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Strip cropping for erosion control on the Darling Downs

S. Macnish

Queensland Department of Primary Industries. Toowoomba, Qld. 4350.

Strip cropping has been used as a means of erosion control in low gradient land subject to flooding on the eastern Darling Downs since 1956. The current systems have developed by modification of the early designs, based largely on experience with strip performance under flood conditions.

Strip cropping practices in several districts were reviewed to identify any design or associated agronomic management problems. Farms in the following flood areas were selected:

  • Catchment outlets - transitional areas between hills and plains, with slopes from 0.3-1.0% (modal 0.4%); junction between upland channel flow and spread flow.
  • Plains (upland flow) - plains with slopes from 0.1-0.5% (modal 0.2%); flows are typically spread and from one direction only.
  • Plains (major flow) - plains with slopes generally 0.2%; flows are typically spread and from more than one direction, with channel flow caused by flooding from major streams.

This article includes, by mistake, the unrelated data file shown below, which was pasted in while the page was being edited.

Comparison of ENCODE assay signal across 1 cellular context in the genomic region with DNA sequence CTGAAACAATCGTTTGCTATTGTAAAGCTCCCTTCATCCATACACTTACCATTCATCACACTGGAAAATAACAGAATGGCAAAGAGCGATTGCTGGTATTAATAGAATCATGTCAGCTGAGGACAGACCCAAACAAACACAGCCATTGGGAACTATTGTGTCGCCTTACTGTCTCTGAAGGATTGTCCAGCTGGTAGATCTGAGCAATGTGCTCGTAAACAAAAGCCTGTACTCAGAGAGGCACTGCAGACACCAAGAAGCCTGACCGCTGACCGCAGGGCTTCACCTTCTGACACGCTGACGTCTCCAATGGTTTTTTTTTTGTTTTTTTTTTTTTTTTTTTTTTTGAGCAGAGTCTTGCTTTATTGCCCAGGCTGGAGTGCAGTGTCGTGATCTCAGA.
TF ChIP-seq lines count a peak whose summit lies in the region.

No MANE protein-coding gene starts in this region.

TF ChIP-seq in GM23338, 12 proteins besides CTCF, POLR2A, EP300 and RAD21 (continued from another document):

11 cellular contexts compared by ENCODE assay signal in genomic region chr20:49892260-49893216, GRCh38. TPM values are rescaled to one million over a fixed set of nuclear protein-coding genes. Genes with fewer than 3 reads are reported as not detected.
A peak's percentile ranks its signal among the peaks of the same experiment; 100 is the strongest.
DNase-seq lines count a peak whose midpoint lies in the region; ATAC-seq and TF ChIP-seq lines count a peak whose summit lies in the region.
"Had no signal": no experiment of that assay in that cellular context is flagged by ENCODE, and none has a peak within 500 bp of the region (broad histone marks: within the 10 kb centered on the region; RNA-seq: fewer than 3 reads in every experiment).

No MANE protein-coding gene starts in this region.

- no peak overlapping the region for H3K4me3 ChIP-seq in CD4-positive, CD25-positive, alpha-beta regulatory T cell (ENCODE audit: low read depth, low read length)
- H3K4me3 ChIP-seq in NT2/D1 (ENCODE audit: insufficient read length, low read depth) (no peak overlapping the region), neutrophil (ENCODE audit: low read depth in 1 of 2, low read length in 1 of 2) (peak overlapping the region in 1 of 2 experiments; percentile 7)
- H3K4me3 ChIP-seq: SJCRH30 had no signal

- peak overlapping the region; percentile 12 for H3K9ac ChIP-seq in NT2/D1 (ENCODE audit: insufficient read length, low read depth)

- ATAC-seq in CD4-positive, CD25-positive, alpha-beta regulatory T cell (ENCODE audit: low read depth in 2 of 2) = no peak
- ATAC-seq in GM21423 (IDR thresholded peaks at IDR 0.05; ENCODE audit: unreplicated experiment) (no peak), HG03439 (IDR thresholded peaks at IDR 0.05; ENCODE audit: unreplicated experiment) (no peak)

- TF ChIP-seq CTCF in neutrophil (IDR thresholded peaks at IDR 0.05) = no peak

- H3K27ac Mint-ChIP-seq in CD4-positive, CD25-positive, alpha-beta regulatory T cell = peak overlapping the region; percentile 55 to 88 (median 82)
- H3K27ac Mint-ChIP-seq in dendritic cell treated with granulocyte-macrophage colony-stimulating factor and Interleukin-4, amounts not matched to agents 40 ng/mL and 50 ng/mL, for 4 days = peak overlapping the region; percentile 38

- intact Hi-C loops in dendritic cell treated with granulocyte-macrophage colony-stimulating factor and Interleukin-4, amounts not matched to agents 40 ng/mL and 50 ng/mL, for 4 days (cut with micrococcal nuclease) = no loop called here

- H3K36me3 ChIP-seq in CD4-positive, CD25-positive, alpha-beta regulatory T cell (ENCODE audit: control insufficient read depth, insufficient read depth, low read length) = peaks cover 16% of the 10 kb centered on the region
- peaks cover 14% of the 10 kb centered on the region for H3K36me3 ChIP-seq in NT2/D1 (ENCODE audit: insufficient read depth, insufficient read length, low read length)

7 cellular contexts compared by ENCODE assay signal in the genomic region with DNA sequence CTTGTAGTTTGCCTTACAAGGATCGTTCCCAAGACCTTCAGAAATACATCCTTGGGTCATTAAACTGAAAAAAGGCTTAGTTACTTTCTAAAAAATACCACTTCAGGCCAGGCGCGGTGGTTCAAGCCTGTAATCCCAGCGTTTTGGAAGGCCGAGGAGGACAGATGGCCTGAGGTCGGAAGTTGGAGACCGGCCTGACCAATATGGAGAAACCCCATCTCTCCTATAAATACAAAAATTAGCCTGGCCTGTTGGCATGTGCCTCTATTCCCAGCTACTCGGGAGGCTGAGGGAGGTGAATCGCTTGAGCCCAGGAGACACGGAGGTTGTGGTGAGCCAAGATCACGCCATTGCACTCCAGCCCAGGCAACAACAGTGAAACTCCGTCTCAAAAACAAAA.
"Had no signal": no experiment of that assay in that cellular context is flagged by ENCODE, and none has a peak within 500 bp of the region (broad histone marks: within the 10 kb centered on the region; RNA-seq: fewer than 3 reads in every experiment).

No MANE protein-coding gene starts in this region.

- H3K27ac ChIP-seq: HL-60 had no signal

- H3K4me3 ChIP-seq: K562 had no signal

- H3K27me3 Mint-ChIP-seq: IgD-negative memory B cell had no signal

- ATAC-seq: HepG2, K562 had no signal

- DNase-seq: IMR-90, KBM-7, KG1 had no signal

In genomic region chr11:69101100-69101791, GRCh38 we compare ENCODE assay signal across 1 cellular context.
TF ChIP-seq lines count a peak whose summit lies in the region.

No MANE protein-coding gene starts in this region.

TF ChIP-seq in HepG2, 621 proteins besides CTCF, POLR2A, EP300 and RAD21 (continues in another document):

Strip cropping layouts were investigated on 52 farms representing some 40% of the strip cropped area. The investigation revealed that agronomic management and strip width were important factors in strip effectiveness. The optimum strip widths for each area for four flow conditions, based on average management, a summer : winter : fallow = 1 : 1 : 1 rotation and stubble incorporation. are shown in Table 1.

TABLE 1. Optimum strip width in three catchment locations.

The study showed that variability in land slope, surface conditions, nature of run-on, discharge, flow obstructions, crop sequence, stage and rotation, and management had more influence on strip effectiveness than strip width alone. Adjustments to these optimum widths are therefore required, based on surface management, presence of diversions or irregular slopes and the proportion of erosion susceptible crops such as sunflowers and maize in the rotation.

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